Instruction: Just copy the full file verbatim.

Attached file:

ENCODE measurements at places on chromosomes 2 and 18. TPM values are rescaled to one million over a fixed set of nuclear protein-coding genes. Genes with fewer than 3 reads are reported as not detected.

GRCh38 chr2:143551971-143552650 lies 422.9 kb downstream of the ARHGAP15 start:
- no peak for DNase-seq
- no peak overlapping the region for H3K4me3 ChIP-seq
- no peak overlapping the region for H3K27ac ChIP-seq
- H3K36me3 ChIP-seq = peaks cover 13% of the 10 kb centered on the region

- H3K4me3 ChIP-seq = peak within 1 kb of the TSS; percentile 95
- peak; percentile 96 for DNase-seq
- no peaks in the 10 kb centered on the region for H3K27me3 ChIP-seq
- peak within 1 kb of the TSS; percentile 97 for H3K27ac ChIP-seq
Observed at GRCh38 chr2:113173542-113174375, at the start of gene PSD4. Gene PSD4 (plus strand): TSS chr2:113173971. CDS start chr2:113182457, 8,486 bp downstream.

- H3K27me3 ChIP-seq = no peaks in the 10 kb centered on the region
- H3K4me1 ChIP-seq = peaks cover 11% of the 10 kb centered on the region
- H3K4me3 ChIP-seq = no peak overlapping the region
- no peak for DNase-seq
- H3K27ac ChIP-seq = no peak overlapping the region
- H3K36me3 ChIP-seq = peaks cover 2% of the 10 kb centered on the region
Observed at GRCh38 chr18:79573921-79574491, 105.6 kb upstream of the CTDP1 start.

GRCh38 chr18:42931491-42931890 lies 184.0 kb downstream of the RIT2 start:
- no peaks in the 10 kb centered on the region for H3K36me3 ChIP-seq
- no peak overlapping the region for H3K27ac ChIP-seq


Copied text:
ENCODE measurements at places on chromosomes 2 and 18. TPM values are rescaled to one million over a fixed set of nuclear protein-coding genes. Genes with fewer than 3 reads are reported as not detected.

GRCh38 chr2:143551971-143552650 lies 422.9 kb downstream of the ARHGAP15 start:
- no peak for DNase-seq
- no peak overlapping the region for H3K4me3 ChIP-seq
- no peak overlapping the region for H3K27ac ChIP-seq
- H3K36me3 ChIP-seq = peaks cover 13% of the 10 kb centered on the region

- H3K4me3 ChIP-seq = peak within 1 kb of the TSS; percentile 95
- peak; percentile 96 for DNase-seq
- no peaks in the 10 kb centered on the region for H3K27me3 ChIP-seq
- peak within 1 kb of the TSS; percentile 97 for H3K27ac ChIP-seq
Observed at GRCh38 chr2:113173542-113174375, at the start of gene PSD4. Gene PSD4 (plus strand): TSS chr2:113173971. CDS start chr2:113182457, 8,486 bp downstream.

- H3K27me3 ChIP-seq = no peaks in the 10 kb centered on the region
- H3K4me1 ChIP-seq = peaks cover 11% of the 10 kb centered on the region
- H3K4me3 ChIP-seq = no peak overlapping the region
- no peak for DNase-seq
- H3K27ac ChIP-seq = no peak overlapping the region
- H3K36me3 ChIP-seq = peaks cover 2% of the 10 kb centered on the region
Observed at GRCh38 chr18:79573921-79574491, 105.6 kb upstream of the CTDP1 start.

GRCh38 chr18:42931491-42931890 lies 184.0 kb downstream of the RIT2 start:
- no peaks in the 10 kb centered on the region for H3K36me3 ChIP-seq
- no peak overlapping the region for H3K27ac ChIP-seq